From now on, xn(t) means the Euler-Maruyama approximation (9). The following lemma shows that the Euler-Maruyama approximation sequence is bounded in Lp.

Lemma 3.1. Let (7) and (8) hold and p ≥ 2. Then, for all n ≥ 1/τ, we have

for all t ≥ t0, where C1 = 6p−1(2(p−2)/2αp/2 + Kp/2) and C2 = (T − t0)p + [(p3/2(p − 1))p/2](T − t0)p/2.

Proof. Fix n ≥ 1 arbitrarily. It is easy to see from the equation (10) that

for t0 ≤ t ≤ T. By Hölder’s inequality and Lemma 2.3, it is easy to see from (12) that for t0 ≤ t ≤ T,

By the condition (7) and (8), we obtain

Given that κ(·) is concave and κ(0) = 0, we can find a positive constant α such that κ(u) ≤ α(1+u) for all u ≥ 0 and recalling the definition of we then see that

where C1 = 6p−1(2(p−2)/2αp/2 + Kp/2) and C2 = (T − t0)p + [(p3/2(p − 1))p/2](T − t0)p/2. Consequently

An application of the Gronwall inequality implies that

and the desired inequality follows immediately. Thus the proof is complete. □

As an application of Lemma 3.1 we show the continuity of the p-th moment of the Euler-Maruyama’s approximate solution.

Theorem 3.2. Let (7) and (8) hold and p ≥ 2. Then, for any t0 ≤ s < t ≤ T with t − s < 1, we have

where Ck is defined in Lemma 3.1 and C3 = 1 + (p(p − 1)/2)p/2(t − s)−p/2.

Proof. It is easy to see from the equation (10) that

By Hölder’s inequality and Lemma 2.2, it is easy to note that for t0 ≤ t ≤ T,

By the condition (7) and (8), we obtain

where C3 = 1 + (p(p − 1)/2)p/2(t − s)-p/2.

Given that κ(·) is concave and κ(0) = 0, we can find a positive constant α such that κ(u) ≤ α(1 + u) for all u ≥ 0. Therefore

Hence, by Lemma 3.1,

and the desired inequality follows immediately. Thus the proof is complete. □

Moreover, under non-uniform Lipschitz condition (7) and weakened linear growth condition (8), we are still able to show that the solution of the delay equation (5) is bounded in Lp, that is, the pth moment of the solution satisfies

In view of Theorem 3.2, we could know that the continuity of the pth moment of the solution of equation (5) satisfies

This means that the pth moment of the solution is continuous. But the details are left to the reader.

The following theorem shows that the Euler-Maruyama approximate solution of the equation (9) gives an estimate for the difference between the approximate solution xn(t) and the accurate solution x(t).

Theorem 3.3. Let (7) and (8) hold and p ≥ 2. Assume that the initial data ξ = {ξ(θ) : −τ ≤ θ ≤ 0} is uniformly Lipschitz Lp-continuous, that is, there is a positive constant β such that

if −τ ≤ θ1 < θ2 ≤ 0. Then, the difference between the Euler-Maruyama approximate solution xn(t) and the accurate solution x(t) of equation (5) can be estimate as

where C2 = (T − t0)p + [(p3/2(p − 1))p/2](T − t0)p/2,

Proof. By Hölder’s inequality, we can derive that

By Lemma 2.3, the condition (7) and (8), we then see that

Given that κ(·) is concave and κ(0) = 0, we can find a positive constant α such that κ(u) ≤ α(1 + u) for all u ≥ 0. Therefore

Define and it then follows from (17) that

where

An application of the Gronwall inequality implies that

We now estimate J1 and J2. By the condition (15), we can estimate

Also, by the condition (15) and (16), we can estimate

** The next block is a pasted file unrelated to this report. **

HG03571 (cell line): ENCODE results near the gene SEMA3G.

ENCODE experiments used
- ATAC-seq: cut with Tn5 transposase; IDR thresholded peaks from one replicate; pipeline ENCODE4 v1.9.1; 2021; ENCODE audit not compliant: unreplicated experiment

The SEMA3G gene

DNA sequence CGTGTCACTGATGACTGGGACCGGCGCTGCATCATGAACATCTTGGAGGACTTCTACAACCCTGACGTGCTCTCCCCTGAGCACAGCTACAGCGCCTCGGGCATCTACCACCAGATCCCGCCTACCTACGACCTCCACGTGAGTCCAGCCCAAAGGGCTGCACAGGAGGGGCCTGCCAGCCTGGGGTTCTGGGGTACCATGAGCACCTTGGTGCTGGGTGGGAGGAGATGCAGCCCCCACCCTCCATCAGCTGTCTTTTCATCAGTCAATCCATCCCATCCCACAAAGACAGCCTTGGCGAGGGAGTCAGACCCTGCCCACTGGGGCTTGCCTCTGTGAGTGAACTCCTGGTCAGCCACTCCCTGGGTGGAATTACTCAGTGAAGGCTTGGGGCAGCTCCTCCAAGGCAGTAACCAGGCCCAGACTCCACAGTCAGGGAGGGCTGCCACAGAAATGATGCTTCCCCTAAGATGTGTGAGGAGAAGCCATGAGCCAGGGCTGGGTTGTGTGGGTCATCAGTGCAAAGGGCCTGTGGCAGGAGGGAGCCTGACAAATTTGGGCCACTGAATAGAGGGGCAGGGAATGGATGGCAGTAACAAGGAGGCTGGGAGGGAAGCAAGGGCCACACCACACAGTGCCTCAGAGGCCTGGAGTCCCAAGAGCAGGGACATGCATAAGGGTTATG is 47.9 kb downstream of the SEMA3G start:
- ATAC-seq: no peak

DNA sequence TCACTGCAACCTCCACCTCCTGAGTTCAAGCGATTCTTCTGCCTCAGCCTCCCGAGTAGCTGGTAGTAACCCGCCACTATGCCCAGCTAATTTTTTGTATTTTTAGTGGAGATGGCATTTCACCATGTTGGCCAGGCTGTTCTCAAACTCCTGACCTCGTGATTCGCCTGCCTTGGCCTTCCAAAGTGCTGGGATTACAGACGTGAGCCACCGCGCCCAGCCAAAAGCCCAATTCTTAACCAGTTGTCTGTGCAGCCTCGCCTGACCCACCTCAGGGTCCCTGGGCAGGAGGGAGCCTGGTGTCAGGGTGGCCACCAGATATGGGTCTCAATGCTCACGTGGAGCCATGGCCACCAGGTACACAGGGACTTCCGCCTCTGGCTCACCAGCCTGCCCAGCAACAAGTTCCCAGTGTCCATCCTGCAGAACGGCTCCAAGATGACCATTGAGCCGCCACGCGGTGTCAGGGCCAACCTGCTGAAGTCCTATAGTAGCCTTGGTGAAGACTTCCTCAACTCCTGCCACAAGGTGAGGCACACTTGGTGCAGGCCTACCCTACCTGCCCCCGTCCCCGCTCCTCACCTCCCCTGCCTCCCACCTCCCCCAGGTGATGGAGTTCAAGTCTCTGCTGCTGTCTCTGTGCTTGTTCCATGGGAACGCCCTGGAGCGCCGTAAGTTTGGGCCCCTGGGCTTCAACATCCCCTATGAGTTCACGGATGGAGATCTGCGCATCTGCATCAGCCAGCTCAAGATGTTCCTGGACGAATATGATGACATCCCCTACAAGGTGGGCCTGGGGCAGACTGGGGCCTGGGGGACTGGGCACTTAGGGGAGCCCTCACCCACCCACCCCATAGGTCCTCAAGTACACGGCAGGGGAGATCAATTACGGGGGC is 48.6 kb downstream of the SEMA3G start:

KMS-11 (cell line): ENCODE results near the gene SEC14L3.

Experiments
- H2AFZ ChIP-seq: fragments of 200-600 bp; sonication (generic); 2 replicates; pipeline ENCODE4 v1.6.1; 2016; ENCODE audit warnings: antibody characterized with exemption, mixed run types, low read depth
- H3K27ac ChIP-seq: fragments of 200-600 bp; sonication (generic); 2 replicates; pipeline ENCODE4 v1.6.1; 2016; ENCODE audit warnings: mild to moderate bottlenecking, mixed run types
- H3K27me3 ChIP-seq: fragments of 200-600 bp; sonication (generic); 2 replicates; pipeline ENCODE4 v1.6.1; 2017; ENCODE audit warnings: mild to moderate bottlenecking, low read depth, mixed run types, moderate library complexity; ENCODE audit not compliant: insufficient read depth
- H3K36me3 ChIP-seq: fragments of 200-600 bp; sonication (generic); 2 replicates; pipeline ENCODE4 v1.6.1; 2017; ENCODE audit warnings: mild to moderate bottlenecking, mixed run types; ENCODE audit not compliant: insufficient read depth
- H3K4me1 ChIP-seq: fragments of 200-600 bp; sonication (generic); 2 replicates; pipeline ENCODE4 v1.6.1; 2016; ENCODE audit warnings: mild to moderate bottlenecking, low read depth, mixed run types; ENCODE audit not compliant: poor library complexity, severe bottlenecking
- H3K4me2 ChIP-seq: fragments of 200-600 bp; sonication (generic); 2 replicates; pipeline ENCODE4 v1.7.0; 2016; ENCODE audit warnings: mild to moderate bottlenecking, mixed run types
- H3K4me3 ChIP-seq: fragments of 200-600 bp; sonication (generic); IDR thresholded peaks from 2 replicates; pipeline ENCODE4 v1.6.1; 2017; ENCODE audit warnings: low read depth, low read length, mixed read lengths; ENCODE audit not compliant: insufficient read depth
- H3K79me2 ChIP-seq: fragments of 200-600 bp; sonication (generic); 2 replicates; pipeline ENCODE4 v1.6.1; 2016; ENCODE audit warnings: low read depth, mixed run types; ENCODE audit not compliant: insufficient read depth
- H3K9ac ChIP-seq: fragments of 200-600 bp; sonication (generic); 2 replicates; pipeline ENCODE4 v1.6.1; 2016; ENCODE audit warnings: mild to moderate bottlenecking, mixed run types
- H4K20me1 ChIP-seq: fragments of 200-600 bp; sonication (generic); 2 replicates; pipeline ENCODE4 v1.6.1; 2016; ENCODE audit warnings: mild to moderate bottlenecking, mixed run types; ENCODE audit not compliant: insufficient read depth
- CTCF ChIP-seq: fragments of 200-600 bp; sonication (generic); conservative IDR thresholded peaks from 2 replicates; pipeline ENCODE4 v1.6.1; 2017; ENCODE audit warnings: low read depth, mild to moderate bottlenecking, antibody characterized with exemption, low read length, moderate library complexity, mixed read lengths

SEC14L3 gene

It is easy to show that

if −τ ≤ s < t ≤ τ, t − s ≤ 1.

Substituting (19) and (20) into (18) yields that

Thus the proof is complete. □

In the case when both functions F and G are independent of t, the Euler-Maruyama approximate solutions can be defined by a simpler form, that is (5) can be replaced by

and

for t0 + k/n < t ≤ [t0 + (k + 1)/n] ∧ T, k = 0, 1, 2, · · · .

Let us second discuss the Euler-Maruyama approximation procedure. Consider the following stochastic differential delay equation

on t ∈ [t0, T] with initial data, where δ : [t0, T] → [0, τ ], F : Rd × Rd × [t0, T] → Rd and G : Rd × Rd × [t0, T] → Rd×m are Borel measurable. In the case when the time delay function δ(t) is Lipschitz continuous, the Euler-Maruyama approximate sequence of the equation (22) can be definde as follows: For each integer n ≥ 1, define yn(t) on [t0 − τ, T] by

and

for t0 + k/n < t ≤ [t0 + (k + 1)/n] ∧ T, k = 0, 1, 2, · · · .

Moreover, under non-uniform Lipschitz condition (7) and weakened linear growth condition (8), we are still able to show that the Euler-Maruyama approximation sequence (23) is bounded in L2.

From now on, yn(t) means the Euler-Maruyama approximation (23). The following lemma shows that the Euler-Maruyama approximation sequence is bounded in Lp.

Lemma 3.4. Let (7) and (8) hold and p ≥ 2. Then, for all n ≥ 1/τ, we have

for all t ≥ t0, where Ck is defined in Lemma 3.1.

Proof. The proof is similar to the proof of Lemma 3.1, but the details are left to the reader. □

As an application of Lemma 3.4 we show the continuity of the p-th moment of the Euler-Maruyama’s approximate sequence.

Theorem 3.5. Let (7) and (8) hold and p ≥ 2. Then, for any t0 ≤ s < t ≤ T with t − s < 1, we have

where Ck is defined in Lemma 3.1 and C3 = 1 + (p(p − 1)/2)p/2(t − s)−p/2.

Proof. The proof is similar to the proof of Theorem 3.2, but the details are left to the reader. □

Moreover, under non-uniform Lipschitz condition (7) and weakened linear growth condition (8), we are still able to show that the solution of the delay equation (22) is bounded in Lp, that is, the pth moment of the solution satisfies

In view of Theorem 3.5, we could know that the continuity of the pth moment of the solution of equation (22) satisfies

This means that the pth moment of the solution is continuous.

The following theorem estimates the difference between Euler-Maruyama approximate sequence and the accurate solution of equation (22).

Theorem 3.6. In addition to the assumptions of Theorem 3.3. Then the difference between the Euler-Maruyama approximate solution yn(t) defined by (23) and the accurate solution y(t) of equation (22) can be estimate as

where C2 = (T − t0)p + [(p3/2(p − 1))p/2](T − t0)p/2,

Proof. This theorem can be proved in the same way as in the proof of Theorem 3.3 with a little bit careful consideration on the estimation of the integral. If we define by Hölder’s inequality, we can derive that

By Lemma 2.3, the condition (7) and (8), we then see that

Given that κ(·) is concave and κ(0) = 0, we can find a positive constant α such that κ(u) ≤ α(1 + u) for all u ≥ 0. Therefore

Define and It then follows from (27) that

where

An application of the Gronwall inequality implies that

We now estimate M1 and M2. By the condition (26), we can estimate

Also, by the condition (15) and (26), we can estimate

Substituting (29) and (30) into (28) yields that

Thus the proof is complete. □